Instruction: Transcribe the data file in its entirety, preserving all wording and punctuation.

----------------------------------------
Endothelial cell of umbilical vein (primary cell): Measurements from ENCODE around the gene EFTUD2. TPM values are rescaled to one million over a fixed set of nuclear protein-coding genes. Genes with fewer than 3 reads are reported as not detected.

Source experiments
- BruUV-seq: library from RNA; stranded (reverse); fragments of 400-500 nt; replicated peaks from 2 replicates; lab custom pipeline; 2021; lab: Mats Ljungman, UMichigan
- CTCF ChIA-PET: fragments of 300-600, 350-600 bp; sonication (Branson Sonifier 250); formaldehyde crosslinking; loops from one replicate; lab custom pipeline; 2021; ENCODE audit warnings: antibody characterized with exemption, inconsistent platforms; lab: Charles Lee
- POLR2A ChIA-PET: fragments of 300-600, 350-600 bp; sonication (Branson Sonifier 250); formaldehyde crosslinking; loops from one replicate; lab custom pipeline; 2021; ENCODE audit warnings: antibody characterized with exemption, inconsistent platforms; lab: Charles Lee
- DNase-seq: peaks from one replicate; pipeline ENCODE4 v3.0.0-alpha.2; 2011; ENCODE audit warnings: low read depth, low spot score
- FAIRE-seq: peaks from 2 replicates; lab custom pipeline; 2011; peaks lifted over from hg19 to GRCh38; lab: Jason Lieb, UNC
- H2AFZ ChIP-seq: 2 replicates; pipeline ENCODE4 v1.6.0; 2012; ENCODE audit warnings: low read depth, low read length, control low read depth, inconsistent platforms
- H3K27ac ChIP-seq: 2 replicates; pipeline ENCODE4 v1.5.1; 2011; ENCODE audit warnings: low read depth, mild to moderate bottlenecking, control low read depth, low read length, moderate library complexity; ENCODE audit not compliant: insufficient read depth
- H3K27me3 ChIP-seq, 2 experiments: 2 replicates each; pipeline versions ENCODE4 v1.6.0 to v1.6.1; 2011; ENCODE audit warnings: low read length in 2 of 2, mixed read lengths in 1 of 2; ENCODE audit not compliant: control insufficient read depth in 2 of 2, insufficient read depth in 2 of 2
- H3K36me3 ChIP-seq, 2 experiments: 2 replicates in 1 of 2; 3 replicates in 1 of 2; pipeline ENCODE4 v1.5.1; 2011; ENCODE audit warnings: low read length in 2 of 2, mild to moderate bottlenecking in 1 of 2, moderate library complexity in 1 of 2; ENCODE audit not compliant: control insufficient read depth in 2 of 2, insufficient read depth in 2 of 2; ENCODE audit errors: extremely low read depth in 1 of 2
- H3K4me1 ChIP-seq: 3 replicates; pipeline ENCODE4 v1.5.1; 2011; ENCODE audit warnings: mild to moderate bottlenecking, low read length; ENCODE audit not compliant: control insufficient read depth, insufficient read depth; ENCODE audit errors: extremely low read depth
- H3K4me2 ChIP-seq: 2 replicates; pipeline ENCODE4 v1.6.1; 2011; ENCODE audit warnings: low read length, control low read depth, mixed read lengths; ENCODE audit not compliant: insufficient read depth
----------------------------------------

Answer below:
Endothelial cell of umbilical vein (primary cell): Measurements from ENCODE around the gene EFTUD2. TPM values are rescaled to one million over a fixed set of nuclear protein-coding genes. Genes with fewer than 3 reads are reported as not detected.

Source experiments
- BruUV-seq: library from RNA; stranded (reverse); fragments of 400-500 nt; replicated peaks from 2 replicates; lab custom pipeline; 2021; lab: Mats Ljungman, UMichigan
- CTCF ChIA-PET: fragments of 300-600, 350-600 bp; sonication (Branson Sonifier 250); formaldehyde crosslinking; loops from one replicate; lab custom pipeline; 2021; ENCODE audit warnings: antibody characterized with exemption, inconsistent platforms; lab: Charles Lee
- POLR2A ChIA-PET: fragments of 300-600, 350-600 bp; sonication (Branson Sonifier 250); formaldehyde crosslinking; loops from one replicate; lab custom pipeline; 2021; ENCODE audit warnings: antibody characterized with exemption, inconsistent platforms; lab: Charles Lee
- DNase-seq: peaks from one replicate; pipeline ENCODE4 v3.0.0-alpha.2; 2011; ENCODE audit warnings: low read depth, low spot score
- FAIRE-seq: peaks from 2 replicates; lab custom pipeline; 2011; peaks lifted over from hg19 to GRCh38; lab: Jason Lieb, UNC
- H2AFZ ChIP-seq: 2 replicates; pipeline ENCODE4 v1.6.0; 2012; ENCODE audit warnings: low read depth, low read length, control low read depth, inconsistent platforms
- H3K27ac ChIP-seq: 2 replicates; pipeline ENCODE4 v1.5.1; 2011; ENCODE audit warnings: low read depth, mild to moderate bottlenecking, control low read depth, low read length, moderate library complexity; ENCODE audit not compliant: insufficient read depth
- H3K27me3 ChIP-seq, 2 experiments: 2 replicates each; pipeline versions ENCODE4 v1.6.0 to v1.6.1; 2011; ENCODE audit warnings: low read length in 2 of 2, mixed read lengths in 1 of 2; ENCODE audit not compliant: control insufficient read depth in 2 of 2, insufficient read depth in 2 of 2
- H3K36me3 ChIP-seq, 2 experiments: 2 replicates in 1 of 2; 3 replicates in 1 of 2; pipeline ENCODE4 v1.5.1; 2011; ENCODE audit warnings: low read length in 2 of 2, mild to moderate bottlenecking in 1 of 2, moderate library complexity in 1 of 2; ENCODE audit not compliant: control insufficient read depth in 2 of 2, insufficient read depth in 2 of 2; ENCODE audit errors: extremely low read depth in 1 of 2
- H3K4me1 ChIP-seq: 3 replicates; pipeline ENCODE4 v1.5.1; 2011; ENCODE audit warnings: mild to moderate bottlenecking, low read length; ENCODE audit not compliant: control insufficient read depth, insufficient read depth; ENCODE audit errors: extremely low read depth
- H3K4me2 ChIP-seq: 2 replicates; pipeline ENCODE4 v1.6.1; 2011; ENCODE audit warnings: low read length, control low read depth, mixed read lengths; ENCODE audit not compliant: insufficient read depth